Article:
Frozen section
Freezing tissue

Author: Jessica Wallace (see Authors page)

Revised: 25 July 2017, last major update October 2011

Copyright: (c) 2002-2017, PathologyOutlines.com, Inc.

PubMed Search: Freezing tissue

Table of Contents
Freezing methods | Procedure | Videos
Cite this page: Freezing tissue. PathologyOutlines.com website. http://www.pathologyoutlines.com/topic/frozensectionfreezingtissue.html. Accessed November 20th, 2017.
Freezing methods
  • Note: most are used in conjunction with heat sinks
  • Histobath: being phased out
  • Cryowells: useful in keeping all tissue on an even plane; also helpful in eliminating loss of smaller tissues that are frozen with larger ones, although recommended to not freeze different sizes together
  • Aerosol sprays: often canned CO2 (but may aerosolize infectious diseases)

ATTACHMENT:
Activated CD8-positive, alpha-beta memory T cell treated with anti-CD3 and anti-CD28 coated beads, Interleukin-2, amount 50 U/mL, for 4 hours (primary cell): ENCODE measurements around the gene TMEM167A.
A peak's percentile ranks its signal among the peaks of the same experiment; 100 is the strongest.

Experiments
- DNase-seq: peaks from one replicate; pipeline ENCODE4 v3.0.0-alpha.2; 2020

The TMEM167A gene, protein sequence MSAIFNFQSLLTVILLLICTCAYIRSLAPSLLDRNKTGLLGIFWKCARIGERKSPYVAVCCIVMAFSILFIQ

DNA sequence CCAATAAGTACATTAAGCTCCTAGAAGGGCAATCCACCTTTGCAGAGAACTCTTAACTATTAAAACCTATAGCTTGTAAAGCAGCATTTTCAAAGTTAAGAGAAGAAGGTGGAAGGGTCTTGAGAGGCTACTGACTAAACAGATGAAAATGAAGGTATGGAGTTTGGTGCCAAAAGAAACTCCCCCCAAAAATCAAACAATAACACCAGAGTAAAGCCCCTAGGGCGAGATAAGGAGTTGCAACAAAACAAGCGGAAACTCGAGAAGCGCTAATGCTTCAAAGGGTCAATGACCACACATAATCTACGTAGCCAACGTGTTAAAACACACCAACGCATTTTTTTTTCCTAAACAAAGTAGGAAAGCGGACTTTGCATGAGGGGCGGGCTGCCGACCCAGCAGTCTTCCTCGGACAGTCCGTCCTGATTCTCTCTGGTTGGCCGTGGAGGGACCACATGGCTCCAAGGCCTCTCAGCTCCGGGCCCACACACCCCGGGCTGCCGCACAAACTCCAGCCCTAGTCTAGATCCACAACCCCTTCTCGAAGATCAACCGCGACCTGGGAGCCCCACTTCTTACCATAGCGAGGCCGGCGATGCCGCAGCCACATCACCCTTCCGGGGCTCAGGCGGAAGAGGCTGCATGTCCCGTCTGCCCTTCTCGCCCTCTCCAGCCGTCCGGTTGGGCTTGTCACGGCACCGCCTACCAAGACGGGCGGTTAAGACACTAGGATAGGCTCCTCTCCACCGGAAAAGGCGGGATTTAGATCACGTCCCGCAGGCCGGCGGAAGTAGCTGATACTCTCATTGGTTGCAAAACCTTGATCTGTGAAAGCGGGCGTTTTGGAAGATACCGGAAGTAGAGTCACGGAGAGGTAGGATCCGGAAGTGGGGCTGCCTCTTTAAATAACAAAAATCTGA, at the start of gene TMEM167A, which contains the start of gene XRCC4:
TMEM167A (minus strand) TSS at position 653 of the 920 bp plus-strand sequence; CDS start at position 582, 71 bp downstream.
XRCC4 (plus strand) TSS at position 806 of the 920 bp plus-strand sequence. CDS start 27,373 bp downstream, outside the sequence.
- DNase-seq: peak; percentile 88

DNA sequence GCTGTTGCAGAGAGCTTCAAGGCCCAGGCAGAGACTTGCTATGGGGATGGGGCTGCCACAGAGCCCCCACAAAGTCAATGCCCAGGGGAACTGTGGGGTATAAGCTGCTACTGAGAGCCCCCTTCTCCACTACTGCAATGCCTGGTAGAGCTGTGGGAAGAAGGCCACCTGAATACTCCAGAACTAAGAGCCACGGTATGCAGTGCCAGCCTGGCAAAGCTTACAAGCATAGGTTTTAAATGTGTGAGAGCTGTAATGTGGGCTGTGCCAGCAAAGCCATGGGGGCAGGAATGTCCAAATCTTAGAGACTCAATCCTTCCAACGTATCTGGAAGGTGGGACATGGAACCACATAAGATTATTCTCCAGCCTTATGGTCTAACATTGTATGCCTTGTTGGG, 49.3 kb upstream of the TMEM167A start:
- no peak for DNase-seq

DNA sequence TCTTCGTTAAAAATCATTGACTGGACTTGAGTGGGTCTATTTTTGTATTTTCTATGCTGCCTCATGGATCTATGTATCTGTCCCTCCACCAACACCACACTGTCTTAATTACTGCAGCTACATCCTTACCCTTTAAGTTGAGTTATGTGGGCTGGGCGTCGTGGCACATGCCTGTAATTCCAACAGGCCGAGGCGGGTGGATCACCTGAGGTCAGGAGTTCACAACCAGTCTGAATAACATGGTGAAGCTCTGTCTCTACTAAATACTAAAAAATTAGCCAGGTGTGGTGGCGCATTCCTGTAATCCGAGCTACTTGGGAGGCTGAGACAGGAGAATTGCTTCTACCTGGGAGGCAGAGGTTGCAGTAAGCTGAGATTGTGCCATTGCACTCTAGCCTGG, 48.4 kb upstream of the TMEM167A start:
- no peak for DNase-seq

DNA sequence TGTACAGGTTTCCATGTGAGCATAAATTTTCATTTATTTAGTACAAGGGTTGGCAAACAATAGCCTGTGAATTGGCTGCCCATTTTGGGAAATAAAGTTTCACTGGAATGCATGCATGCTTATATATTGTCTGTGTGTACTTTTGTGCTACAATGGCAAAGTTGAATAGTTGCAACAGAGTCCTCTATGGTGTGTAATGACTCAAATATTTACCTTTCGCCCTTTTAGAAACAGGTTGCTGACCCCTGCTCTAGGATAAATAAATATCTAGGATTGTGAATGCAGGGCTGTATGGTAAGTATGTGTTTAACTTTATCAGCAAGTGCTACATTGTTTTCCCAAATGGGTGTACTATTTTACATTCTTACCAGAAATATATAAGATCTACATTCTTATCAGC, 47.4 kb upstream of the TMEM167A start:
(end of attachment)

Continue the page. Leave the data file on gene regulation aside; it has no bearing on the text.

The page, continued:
• Liquid nitrogen
  • Isopentane based workflow (Virchows Arch 2008;452:305)
Procedure
  • OCT (optimal cutting temperature) or similar embedding media like TBS or Cryogel should be placed on an appropriate sized chuck that has been precooled in a cryostat
  • The chuck should be clean
  • A toothbrush is useful to remove tissue and OCT
  • Dipping the chuck in methanol removes ice crystals
  • Place the chuck into a -20 to -15 degree (optimal) cryostat; note that the OCT media should not be frozen completely
  • It is better to have a semisolid consistency; this will alleviate tissue artifact
  • Tissue size should be no greater than 3mm - 5mm in greatest dimension (thinner specimens have shorter freezing time and minimal ice crystal artifact formation)
  • The smaller the tissue, the more even and thorough the freeze
  • Place the tissue on the semisolid chuck and add more media rapidly over the tissue, covering it entirely but avoiding overflow
  • Place chuck quickly back into the cryostat
  • Apply heat sink or CO2 aerosol (optional) to rapidly freeze or use "quick freeze" option on cryostat
Videos


Embedding small specimens


Speed embedding